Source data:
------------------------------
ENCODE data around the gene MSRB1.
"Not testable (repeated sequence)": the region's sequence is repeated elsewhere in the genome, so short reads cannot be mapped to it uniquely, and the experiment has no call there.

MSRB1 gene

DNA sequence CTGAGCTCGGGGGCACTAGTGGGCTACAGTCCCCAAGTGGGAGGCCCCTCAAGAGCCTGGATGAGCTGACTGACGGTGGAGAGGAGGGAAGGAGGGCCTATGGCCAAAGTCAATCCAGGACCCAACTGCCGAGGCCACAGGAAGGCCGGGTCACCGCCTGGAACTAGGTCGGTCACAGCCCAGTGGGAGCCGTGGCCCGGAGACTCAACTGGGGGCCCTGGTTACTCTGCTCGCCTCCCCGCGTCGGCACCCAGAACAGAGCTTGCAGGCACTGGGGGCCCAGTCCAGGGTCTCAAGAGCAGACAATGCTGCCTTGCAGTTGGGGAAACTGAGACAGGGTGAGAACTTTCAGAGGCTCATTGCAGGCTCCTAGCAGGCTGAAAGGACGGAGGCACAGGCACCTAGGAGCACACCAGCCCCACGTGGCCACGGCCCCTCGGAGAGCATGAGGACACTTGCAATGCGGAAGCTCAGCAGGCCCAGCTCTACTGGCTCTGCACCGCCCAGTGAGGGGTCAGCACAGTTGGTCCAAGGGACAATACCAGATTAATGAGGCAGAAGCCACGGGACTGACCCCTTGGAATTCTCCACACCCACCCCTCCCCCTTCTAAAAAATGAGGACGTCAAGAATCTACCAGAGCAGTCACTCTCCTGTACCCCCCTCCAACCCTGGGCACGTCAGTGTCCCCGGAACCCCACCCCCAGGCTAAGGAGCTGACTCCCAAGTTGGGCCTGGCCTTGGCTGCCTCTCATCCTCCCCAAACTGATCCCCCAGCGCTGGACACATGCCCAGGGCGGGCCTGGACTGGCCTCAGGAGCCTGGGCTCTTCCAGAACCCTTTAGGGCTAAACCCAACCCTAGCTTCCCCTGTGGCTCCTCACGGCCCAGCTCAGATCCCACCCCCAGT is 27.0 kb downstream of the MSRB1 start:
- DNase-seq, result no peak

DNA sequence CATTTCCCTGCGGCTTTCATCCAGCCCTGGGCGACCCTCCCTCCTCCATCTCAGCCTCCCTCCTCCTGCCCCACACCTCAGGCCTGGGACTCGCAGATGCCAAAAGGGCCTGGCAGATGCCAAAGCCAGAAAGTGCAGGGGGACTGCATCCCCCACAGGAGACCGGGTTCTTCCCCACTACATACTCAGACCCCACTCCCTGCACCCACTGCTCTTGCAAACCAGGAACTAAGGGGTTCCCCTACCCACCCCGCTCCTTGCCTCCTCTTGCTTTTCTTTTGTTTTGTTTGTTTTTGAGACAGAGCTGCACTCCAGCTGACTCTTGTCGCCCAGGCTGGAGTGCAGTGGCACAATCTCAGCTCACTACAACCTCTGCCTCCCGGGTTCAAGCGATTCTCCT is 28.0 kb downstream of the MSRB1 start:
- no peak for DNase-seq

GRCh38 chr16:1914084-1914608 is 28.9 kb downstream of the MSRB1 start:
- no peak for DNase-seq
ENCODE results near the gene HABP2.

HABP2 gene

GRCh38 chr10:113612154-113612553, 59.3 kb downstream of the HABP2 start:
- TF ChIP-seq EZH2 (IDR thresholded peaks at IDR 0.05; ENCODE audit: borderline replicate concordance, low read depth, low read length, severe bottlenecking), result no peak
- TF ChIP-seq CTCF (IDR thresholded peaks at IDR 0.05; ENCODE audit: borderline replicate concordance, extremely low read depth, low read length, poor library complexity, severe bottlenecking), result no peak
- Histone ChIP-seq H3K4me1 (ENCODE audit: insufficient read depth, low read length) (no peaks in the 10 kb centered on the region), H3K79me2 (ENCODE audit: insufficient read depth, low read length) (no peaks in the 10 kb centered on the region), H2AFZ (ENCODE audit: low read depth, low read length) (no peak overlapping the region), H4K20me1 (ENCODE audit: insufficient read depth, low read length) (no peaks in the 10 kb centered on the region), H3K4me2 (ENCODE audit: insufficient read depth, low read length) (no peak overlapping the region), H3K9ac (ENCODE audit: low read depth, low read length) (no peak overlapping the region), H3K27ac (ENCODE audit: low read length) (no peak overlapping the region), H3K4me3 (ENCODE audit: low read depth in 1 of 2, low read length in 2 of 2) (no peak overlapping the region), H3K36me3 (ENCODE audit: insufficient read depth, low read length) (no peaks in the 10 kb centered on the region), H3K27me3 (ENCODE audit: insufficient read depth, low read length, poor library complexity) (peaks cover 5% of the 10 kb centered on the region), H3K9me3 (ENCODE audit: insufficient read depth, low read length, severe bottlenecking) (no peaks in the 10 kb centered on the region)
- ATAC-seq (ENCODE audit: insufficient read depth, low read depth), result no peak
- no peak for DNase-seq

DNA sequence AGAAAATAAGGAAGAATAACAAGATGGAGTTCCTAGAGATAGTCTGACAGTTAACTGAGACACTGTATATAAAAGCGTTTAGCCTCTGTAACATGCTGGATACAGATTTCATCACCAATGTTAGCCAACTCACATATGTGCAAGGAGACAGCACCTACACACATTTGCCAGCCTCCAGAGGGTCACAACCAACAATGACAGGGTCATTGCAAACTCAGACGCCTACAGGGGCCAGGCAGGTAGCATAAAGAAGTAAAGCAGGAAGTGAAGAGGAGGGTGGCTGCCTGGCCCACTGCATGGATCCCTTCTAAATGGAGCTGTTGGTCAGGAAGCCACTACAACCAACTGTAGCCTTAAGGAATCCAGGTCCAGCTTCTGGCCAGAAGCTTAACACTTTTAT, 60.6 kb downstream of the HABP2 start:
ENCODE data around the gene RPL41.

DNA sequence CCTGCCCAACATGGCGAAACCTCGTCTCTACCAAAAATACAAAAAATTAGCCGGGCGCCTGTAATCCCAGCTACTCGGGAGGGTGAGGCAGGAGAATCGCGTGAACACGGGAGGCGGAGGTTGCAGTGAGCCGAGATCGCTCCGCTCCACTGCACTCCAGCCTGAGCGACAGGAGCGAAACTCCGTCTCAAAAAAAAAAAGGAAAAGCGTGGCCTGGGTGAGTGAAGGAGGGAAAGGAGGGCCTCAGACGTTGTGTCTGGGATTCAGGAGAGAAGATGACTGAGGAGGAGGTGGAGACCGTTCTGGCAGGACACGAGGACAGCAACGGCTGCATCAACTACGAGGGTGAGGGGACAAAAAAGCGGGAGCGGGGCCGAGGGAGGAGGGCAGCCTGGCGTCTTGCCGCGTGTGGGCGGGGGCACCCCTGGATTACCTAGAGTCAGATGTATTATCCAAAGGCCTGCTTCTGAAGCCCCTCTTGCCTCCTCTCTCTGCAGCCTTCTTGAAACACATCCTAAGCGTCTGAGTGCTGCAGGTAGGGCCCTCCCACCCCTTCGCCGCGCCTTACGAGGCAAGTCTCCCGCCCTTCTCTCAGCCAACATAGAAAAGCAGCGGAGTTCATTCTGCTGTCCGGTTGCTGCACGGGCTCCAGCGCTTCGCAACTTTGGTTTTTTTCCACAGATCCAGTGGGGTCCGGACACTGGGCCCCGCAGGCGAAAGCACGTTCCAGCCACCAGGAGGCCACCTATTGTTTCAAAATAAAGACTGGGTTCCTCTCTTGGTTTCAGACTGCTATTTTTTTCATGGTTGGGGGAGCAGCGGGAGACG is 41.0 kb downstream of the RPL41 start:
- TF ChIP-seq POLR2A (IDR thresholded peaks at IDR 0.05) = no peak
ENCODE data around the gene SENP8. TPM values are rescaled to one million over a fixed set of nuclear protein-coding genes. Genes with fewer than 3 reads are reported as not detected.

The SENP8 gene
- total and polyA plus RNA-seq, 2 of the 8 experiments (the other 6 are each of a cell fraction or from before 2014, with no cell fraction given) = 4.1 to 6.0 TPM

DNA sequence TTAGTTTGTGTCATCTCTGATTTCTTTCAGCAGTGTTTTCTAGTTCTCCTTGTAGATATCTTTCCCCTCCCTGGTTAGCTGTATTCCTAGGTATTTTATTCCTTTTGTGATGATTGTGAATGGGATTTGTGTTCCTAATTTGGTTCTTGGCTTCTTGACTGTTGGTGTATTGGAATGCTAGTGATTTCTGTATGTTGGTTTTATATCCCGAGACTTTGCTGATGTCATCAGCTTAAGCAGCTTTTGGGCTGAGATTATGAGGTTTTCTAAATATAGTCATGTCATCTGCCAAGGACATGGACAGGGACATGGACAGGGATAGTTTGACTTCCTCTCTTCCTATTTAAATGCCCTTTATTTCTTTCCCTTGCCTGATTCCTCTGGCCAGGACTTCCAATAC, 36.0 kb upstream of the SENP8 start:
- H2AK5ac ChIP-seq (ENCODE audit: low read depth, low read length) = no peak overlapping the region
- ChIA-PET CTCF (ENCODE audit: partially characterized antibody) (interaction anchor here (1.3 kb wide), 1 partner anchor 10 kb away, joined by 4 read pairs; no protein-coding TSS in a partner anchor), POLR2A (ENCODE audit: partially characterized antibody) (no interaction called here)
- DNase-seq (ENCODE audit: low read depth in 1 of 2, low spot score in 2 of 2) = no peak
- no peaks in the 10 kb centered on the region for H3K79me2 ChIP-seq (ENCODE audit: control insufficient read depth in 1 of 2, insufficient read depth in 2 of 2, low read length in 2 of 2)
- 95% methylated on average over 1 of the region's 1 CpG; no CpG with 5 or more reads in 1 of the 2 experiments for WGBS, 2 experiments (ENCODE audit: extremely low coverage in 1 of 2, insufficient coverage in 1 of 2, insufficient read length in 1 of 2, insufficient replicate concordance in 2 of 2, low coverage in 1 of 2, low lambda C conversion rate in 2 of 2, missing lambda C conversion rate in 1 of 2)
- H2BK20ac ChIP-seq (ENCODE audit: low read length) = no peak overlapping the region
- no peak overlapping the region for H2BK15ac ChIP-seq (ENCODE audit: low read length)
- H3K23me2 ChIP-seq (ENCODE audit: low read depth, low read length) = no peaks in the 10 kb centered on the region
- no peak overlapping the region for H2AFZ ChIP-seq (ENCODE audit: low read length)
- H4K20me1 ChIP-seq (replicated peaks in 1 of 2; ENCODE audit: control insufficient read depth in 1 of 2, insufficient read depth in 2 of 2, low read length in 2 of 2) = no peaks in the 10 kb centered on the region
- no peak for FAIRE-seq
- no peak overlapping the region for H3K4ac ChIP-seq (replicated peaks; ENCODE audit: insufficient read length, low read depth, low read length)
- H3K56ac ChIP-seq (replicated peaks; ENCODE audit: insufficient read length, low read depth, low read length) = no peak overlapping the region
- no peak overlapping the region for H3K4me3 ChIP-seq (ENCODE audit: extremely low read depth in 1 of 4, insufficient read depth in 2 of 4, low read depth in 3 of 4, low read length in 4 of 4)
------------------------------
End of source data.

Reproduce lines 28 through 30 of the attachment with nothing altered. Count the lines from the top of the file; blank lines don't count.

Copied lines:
- DNase-seq (ENCODE audit: low read depth in 1 of 2, low spot score in 2 of 2) = no peak
- no peaks in the 10 kb centered on the region for H3K79me2 ChIP-seq (ENCODE audit: control insufficient read depth in 1 of 2, insufficient read depth in 2 of 2, low read length in 2 of 2)
- 95% methylated on average over 1 of the region's 1 CpG; no CpG with 5 or more reads in 1 of the 2 experiments for WGBS, 2 experiments (ENCODE audit: extremely low coverage in 1 of 2, insufficient coverage in 1 of 2, insufficient read length in 1 of 2, insufficient replicate concordance in 2 of 2, low coverage in 1 of 2, low lambda C conversion rate in 2 of 2, missing lambda C conversion rate in 1 of 2)